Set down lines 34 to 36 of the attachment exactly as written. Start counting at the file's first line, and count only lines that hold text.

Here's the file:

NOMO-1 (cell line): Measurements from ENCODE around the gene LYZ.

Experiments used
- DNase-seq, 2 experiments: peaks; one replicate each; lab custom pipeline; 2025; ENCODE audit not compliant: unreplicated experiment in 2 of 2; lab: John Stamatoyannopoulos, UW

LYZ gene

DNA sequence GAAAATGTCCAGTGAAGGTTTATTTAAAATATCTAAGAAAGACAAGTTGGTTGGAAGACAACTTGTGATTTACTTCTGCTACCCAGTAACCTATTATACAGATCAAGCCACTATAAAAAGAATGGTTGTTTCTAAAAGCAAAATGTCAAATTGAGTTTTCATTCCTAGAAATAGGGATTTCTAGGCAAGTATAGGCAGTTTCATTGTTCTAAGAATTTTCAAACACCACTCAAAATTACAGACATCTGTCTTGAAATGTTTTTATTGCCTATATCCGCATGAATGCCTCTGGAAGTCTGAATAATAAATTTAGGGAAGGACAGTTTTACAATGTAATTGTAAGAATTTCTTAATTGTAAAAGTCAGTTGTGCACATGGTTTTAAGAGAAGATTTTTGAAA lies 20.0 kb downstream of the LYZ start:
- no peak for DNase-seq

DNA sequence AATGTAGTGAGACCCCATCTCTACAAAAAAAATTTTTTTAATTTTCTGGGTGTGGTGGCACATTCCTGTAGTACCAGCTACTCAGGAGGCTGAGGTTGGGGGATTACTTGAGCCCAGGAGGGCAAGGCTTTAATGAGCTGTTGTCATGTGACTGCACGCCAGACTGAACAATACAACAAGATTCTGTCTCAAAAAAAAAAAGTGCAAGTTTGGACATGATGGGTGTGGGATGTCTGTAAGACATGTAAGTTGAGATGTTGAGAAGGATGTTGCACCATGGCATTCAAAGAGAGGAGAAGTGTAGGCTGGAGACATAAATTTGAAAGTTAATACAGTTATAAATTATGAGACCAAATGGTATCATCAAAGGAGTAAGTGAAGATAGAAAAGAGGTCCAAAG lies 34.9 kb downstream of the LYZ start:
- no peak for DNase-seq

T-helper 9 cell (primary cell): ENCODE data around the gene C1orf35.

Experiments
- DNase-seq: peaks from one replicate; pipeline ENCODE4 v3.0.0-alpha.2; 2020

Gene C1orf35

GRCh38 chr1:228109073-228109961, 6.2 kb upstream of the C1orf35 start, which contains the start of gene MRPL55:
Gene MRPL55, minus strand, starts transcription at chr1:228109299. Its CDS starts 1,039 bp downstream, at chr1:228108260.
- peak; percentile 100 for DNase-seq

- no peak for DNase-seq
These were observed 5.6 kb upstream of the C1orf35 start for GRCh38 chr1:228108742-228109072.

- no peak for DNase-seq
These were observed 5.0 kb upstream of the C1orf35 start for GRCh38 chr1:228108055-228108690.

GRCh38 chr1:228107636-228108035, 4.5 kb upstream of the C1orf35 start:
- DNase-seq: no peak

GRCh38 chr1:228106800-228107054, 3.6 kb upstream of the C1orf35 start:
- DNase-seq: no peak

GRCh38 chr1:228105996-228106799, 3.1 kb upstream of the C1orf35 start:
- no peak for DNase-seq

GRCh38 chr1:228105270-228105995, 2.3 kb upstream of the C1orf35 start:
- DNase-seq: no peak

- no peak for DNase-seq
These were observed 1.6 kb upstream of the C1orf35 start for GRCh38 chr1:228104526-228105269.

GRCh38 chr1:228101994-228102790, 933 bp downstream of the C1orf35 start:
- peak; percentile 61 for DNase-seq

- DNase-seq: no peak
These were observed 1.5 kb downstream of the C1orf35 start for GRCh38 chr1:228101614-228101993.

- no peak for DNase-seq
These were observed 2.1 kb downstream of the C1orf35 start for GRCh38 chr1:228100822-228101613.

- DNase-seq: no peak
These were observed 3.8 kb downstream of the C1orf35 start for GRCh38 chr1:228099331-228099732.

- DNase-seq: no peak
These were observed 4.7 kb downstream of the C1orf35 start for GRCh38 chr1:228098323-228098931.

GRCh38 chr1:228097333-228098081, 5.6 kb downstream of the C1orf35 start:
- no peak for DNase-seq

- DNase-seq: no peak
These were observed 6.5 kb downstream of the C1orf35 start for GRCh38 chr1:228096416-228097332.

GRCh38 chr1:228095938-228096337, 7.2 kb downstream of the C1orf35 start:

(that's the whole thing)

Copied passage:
- no peak for DNase-seq
These were observed 2.1 kb downstream of the C1orf35 start for GRCh38 chr1:228100822-228101613.

- DNase-seq: no peak